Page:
November 14, 2014
They didn't feed 5,000 people, but members of the Fremont Church saw a miracle nonetheless.
It happened on a mission trip in Ecuador. The Rev. Tom Shaw, his wife, Becky, and 10 parishioners had gone to the South American country to show the film "The Story of Jesus for Children" in Spanish.
During the trip, group members were asked to erect a pre-fab church building on a portion of a cleared-out jungle area. Mission team members had brought enough food for about 15 people.
"But then there was about 30 or 40 Ecuadorians around and we thought, ‘We can't eat in front of them,' so we shared and there was enough and with leftovers — just like the miracle," said team member Patty Smith, referring to the Bible story of Jesus feeding 5,000 people.
It was just one of the miracles that team members said they witnessed during a memory-making fall trip.
One of the first miracles occurred in a South American airport. Team members were concerned about questions they might get in the foreign airport or that some of the new equipment — such as a projector, sound system, screen and portable generators — might be confiscated, thus thwarting their plans to show the 60-minute Gospel film.
That didn't happen.
"We were getting ready to go through customs and the man flagged us through without checking any bags. We walked through without being processed basically," said team member Kathy Johnson, noting that doesn't often occur.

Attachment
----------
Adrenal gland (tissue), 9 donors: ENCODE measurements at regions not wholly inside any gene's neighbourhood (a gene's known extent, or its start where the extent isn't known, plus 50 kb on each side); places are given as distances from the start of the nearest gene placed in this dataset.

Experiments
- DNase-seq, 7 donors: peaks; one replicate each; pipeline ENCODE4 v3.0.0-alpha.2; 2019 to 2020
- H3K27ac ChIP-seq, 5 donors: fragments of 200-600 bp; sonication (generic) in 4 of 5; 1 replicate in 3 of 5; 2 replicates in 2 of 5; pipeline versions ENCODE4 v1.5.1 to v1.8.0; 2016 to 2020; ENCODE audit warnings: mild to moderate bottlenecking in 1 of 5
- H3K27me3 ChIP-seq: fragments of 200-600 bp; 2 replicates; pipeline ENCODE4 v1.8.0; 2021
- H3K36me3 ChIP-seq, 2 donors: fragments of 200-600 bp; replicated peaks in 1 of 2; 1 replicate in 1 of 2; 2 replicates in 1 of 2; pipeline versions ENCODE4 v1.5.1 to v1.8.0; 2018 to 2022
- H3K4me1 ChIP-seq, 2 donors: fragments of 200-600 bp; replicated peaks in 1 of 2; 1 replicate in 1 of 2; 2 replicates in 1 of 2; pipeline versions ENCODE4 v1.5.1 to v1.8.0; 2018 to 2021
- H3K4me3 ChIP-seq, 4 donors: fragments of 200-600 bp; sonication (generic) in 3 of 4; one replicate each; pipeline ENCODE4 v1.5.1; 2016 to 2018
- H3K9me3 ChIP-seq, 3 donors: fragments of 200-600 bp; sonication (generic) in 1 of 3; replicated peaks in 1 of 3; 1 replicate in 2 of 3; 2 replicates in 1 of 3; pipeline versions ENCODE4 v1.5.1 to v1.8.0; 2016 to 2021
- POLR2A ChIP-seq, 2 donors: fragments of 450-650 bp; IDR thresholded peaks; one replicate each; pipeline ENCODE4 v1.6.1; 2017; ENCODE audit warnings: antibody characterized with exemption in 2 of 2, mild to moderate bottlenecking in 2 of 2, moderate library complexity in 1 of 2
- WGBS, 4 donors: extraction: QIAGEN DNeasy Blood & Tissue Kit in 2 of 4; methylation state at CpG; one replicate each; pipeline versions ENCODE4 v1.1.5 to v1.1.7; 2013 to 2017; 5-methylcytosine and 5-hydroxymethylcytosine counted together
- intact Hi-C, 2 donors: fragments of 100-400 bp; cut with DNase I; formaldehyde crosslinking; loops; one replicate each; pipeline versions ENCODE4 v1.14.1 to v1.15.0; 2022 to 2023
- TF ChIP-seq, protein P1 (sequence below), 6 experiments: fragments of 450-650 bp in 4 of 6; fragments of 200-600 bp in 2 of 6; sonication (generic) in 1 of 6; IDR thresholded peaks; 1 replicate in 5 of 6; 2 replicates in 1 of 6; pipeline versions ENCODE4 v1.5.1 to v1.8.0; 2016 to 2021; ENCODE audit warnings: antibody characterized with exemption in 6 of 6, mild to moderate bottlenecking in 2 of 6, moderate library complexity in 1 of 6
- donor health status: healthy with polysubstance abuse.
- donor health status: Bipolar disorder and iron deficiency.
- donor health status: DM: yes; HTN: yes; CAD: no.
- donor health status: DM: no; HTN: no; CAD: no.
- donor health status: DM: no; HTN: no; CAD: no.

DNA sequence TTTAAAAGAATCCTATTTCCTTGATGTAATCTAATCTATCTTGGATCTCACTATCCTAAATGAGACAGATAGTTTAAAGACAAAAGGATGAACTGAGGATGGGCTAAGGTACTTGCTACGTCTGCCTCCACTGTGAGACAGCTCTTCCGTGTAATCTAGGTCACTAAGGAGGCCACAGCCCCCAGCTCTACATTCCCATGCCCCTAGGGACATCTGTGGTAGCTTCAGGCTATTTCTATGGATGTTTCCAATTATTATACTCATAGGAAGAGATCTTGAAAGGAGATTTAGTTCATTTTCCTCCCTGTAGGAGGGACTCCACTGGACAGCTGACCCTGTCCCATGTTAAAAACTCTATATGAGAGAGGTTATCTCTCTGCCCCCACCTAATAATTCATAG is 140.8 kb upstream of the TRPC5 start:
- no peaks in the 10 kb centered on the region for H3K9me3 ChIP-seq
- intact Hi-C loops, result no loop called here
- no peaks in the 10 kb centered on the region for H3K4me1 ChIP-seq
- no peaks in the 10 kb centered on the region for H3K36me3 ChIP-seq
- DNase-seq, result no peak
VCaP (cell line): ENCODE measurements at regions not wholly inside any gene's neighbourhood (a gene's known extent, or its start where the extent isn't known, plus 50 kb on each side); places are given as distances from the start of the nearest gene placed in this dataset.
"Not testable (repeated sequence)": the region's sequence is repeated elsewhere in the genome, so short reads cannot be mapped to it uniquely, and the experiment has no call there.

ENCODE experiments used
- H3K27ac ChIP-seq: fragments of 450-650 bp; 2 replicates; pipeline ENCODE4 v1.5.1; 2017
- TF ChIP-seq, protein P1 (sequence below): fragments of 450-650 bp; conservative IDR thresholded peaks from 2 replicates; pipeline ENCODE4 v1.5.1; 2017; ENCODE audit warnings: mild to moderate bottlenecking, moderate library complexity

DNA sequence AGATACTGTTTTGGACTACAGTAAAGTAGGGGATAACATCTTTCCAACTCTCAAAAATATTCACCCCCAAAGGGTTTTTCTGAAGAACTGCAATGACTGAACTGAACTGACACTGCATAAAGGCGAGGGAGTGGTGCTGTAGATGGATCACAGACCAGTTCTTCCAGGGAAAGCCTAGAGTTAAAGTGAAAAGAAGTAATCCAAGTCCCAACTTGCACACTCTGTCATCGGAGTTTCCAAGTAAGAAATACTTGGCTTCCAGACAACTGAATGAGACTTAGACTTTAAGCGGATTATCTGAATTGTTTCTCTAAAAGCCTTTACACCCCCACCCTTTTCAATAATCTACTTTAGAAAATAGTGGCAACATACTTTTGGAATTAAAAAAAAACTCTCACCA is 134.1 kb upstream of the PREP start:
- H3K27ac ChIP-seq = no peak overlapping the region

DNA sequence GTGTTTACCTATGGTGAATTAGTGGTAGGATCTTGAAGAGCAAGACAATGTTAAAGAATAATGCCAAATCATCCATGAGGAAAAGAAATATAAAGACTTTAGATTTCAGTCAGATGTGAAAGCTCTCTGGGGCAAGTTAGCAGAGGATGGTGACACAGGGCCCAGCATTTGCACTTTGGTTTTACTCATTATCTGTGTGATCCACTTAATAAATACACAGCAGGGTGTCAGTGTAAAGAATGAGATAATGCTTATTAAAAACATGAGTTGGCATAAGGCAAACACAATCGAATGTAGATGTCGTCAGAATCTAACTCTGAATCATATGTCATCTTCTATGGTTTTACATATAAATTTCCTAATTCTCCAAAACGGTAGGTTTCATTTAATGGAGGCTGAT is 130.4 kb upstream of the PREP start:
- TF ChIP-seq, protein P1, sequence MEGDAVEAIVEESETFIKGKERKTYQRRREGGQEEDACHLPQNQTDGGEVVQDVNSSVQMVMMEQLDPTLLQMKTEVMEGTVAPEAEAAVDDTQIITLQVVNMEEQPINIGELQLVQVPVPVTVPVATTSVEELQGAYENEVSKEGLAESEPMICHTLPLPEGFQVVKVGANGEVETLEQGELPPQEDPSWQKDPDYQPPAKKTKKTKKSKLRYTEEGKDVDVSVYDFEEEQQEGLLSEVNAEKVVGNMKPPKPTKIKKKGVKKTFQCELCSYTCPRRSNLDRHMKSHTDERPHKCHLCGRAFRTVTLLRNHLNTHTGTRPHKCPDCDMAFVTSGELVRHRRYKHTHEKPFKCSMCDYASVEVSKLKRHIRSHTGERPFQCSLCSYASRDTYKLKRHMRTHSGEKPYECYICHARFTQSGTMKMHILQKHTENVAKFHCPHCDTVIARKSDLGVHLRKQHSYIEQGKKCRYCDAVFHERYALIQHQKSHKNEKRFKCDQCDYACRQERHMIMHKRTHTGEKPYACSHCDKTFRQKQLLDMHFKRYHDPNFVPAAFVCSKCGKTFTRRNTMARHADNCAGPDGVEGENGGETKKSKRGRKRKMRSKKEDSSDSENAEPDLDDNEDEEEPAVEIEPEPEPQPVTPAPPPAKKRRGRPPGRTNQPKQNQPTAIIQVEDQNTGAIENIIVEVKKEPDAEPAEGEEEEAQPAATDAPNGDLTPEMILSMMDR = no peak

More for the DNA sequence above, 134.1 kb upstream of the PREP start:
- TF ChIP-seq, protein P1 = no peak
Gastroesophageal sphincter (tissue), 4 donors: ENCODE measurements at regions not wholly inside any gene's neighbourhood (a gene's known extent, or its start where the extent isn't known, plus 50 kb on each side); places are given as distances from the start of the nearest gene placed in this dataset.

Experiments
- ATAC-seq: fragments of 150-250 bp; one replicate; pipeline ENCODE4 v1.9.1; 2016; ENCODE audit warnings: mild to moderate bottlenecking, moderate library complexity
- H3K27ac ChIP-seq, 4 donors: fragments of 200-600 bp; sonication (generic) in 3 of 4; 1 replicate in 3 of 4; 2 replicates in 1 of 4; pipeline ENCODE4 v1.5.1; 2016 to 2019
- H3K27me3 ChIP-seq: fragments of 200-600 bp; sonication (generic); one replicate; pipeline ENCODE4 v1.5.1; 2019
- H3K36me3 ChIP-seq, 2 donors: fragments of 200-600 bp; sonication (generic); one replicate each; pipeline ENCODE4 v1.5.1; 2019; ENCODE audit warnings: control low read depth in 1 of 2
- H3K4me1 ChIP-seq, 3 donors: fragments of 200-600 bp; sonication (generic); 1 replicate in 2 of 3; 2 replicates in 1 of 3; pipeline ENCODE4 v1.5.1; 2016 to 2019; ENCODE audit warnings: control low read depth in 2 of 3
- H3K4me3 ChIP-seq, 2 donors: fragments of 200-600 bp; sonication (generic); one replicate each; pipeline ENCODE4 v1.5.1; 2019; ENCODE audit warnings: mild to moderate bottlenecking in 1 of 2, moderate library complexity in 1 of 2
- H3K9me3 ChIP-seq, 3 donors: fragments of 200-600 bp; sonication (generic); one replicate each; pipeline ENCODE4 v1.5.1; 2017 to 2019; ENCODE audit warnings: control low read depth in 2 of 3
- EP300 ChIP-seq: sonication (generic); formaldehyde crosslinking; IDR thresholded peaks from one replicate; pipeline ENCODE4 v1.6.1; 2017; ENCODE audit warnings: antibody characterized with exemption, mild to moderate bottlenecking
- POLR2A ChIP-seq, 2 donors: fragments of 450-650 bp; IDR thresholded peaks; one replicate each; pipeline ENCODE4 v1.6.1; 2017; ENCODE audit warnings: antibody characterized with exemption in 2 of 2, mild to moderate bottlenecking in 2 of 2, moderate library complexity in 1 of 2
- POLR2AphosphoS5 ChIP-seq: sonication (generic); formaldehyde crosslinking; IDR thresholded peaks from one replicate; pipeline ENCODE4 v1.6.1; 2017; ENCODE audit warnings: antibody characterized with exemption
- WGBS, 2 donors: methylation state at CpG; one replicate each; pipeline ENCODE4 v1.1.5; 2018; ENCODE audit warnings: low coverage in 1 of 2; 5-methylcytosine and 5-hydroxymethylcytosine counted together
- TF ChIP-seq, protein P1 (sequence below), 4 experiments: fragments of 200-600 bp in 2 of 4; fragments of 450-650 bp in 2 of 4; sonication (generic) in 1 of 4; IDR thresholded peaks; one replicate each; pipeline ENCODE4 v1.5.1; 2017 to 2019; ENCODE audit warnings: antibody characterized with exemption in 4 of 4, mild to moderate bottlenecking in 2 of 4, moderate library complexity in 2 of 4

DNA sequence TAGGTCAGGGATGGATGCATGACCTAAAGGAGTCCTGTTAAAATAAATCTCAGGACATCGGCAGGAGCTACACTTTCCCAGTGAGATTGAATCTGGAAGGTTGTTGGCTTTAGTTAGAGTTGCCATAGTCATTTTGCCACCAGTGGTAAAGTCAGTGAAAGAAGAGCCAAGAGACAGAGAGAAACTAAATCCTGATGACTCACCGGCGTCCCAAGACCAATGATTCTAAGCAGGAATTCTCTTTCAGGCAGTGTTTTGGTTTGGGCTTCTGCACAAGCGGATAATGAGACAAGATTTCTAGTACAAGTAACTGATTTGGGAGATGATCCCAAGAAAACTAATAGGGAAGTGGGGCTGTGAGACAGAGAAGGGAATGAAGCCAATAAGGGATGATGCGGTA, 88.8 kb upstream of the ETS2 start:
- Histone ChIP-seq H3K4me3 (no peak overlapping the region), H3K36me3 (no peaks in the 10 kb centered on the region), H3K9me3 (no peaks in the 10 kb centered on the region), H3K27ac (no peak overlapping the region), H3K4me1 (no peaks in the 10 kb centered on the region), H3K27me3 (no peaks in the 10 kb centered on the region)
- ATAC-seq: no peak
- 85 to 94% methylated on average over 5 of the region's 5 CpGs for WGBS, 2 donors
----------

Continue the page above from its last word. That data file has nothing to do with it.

Team members later were taken to a Work and Witness site where they stayed.
The next morning they worshiped in Spanish with their Ecuadorian brothers and sisters in Christ.
"Their hospitality could not have been more warm or more genuine," said team member Mary Trehearn. "They were really very loving."
Shaw gave the sermon, which was translated into Spanish.
"I think they were moved by his message," Trehearn said. "I think they were excited to have us there."
Group members distributed bracelets that team member Amber Hurlbert made, along with bouncy balls.
Team members were taken on winding mountain roads to a camp at Santo Domingo. They first showed the Jesus film in the middle of a dirt road.
About 100 Ecuadorians sat on the rocky road to watch the film.
"I marveled that they would sit on something that uncomfortable and watch with rapt attention," Trehearn said.
Afterward, attendees were invited to give their lives to Christ. Children and adults raised their hands to do so.
Trehearn said she was thankful to be part of that.
"Pastor gave us an image that I will never forget. As he was watching the hands go up, he was visualizing God writing the names of each of those people in the Lamb's Book of Life," she said.
That Monday, team members went to the home of a woman who was starting a church. About 70 children and youth arrived. Team member Matthew DePue made balloon animals. Some team members painted the children's and women's fingernails. Other members played soccer with the children.